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Last year, Amazon stopped offering Prime members free delivery from Whole Foods, instead charging customers a $9.95 fee per order, so it's easy to understand why some members might be upset. No one likes suddenly paying for something that was previously free. But was the policy change illegal? A pair of new lawsuits suggest that Amazon may have misled its Prime customers, and potential new customers, by changing the terms.
On Tuesday, an Amazon Prime member in California filed a proposed class action lawsuit suggesting that Amazon misleads customers by implying free Whole Foods delivery is still part of the Prime subscription. This legal action comes less than two weeks after a similar lawsuit where two plaintiffs allege that Amazon should have either provided refunds or given the option to cancel subscriptions after removing this "key perk," according to a report from The Seattle Times.
The May lawsuit reportedly accuses Amazon of using delivery from the upmarket grocer to lure in new Prime members before they then "pulled the rug out from its customers." "Hundreds of thousands, if not millions, of Amazon Prime members paid for a membership because they wanted to take advantage of Prime's free Whole Foods delivery service," court documents state according to the site Top Class Actions. "As a result of Amazon's unfair business practices, consumers paid $119 for a service that was unfairly terminated."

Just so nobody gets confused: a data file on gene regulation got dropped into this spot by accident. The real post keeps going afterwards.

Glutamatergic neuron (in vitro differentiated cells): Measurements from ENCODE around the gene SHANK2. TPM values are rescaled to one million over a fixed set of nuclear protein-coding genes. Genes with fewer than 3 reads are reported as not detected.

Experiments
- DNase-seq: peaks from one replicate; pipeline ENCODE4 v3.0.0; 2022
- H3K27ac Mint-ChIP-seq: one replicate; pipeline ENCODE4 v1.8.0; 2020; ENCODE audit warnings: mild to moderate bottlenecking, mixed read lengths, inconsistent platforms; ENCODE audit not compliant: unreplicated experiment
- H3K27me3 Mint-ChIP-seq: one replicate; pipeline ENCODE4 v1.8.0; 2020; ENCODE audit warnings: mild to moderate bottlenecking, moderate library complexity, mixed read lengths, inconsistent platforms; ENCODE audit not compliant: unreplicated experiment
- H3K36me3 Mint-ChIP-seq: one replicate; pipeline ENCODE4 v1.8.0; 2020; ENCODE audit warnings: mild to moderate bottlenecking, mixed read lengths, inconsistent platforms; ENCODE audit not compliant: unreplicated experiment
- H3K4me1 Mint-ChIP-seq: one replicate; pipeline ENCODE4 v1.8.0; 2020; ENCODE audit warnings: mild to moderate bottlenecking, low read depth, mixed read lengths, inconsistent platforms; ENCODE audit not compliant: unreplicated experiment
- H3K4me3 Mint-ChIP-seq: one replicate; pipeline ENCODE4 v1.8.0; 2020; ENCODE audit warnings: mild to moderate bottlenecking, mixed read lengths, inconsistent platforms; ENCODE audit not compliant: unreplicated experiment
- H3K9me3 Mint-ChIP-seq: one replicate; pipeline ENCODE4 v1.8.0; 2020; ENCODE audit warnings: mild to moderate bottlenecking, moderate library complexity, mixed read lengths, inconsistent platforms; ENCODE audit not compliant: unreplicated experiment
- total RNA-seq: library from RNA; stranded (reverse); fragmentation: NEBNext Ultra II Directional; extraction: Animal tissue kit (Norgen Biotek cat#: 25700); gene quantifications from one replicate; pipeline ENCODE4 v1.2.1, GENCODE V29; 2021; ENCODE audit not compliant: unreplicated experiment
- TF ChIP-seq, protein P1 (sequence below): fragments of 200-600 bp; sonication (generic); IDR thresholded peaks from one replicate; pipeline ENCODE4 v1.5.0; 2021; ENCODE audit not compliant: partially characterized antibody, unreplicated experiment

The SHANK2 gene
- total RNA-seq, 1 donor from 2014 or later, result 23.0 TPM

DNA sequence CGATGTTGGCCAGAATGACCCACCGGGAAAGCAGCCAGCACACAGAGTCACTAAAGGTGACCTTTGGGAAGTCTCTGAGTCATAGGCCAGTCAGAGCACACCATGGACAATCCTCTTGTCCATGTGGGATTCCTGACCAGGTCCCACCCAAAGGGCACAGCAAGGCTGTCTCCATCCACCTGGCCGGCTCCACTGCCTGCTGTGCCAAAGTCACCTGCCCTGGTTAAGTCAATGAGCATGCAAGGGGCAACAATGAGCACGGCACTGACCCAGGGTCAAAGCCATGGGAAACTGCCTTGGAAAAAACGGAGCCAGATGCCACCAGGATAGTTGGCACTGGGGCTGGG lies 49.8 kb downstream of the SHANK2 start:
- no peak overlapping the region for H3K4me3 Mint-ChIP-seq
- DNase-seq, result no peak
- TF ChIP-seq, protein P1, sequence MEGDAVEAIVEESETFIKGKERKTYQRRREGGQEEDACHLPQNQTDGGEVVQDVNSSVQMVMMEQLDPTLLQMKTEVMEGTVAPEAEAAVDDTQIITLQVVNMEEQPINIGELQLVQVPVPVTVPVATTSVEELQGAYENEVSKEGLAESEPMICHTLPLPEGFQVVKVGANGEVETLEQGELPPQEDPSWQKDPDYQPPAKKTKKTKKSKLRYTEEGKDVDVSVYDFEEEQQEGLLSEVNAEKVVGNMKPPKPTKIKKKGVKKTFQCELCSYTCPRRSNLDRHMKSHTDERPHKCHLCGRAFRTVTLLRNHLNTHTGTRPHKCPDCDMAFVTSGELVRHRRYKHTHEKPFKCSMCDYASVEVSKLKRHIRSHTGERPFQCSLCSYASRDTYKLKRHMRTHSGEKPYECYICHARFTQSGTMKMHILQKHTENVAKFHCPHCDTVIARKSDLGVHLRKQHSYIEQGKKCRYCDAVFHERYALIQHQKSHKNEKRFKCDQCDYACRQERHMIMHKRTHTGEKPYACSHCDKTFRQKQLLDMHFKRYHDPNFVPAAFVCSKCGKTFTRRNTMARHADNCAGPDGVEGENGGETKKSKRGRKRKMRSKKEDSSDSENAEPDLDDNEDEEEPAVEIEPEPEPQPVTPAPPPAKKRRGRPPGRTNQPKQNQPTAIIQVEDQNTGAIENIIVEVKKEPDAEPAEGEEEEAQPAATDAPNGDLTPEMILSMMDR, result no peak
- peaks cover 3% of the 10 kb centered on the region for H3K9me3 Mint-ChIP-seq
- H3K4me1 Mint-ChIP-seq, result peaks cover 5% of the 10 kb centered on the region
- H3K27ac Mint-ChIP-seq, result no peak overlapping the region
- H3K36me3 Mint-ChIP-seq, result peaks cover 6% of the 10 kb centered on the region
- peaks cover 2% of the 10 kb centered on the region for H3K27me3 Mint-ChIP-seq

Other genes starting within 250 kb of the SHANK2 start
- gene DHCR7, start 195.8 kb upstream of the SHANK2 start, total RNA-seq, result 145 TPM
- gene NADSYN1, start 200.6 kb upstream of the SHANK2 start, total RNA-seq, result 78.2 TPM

"Amazon has engaged in unfair business practices, breached its duty of good faith and deprived Prime members of the benefit of their bargain," the lawsuit reportedly continued.
Meanwhile, the more recent lawsuit alleges that, even after tacking on the $9.95 Whole Foods service fee, Amazon still misleads customers both by implying that free delivery from Whole Foods is still included as a Prime benefit and also by not mentioning the price of delivery until after an order is started.
"In addition to Amazon's false representations that Prime members will receive 'FREE Delivery' and 'FREE 2-Hour Grocery Delivery,' Amazon engages in a bait-and-switch advertising scheme by not disclosing the $9.95 service fee along with the advertised price of the Whole Foods grocery items," the court filing states. "Amazon's practice of initially advertising only part of a price and then later revealing the service fee as the consumer completes the buying process has been labeled 'drip pricing' by the Federal Trade Commission ('FTC'). Amazon uses drip pricing to bamboozle consumers using the tried and true classic, and unlawful, bait advertising scheme."
As The Seattle Times points out, the price of Amazon Prime membership itself has also continued to increase, most recently from $119 to $139 annually and from $12.99 to $14.99 monthly.
Food & Wine has reached out to Amazon for comment but had not yet received a response at the time of publication.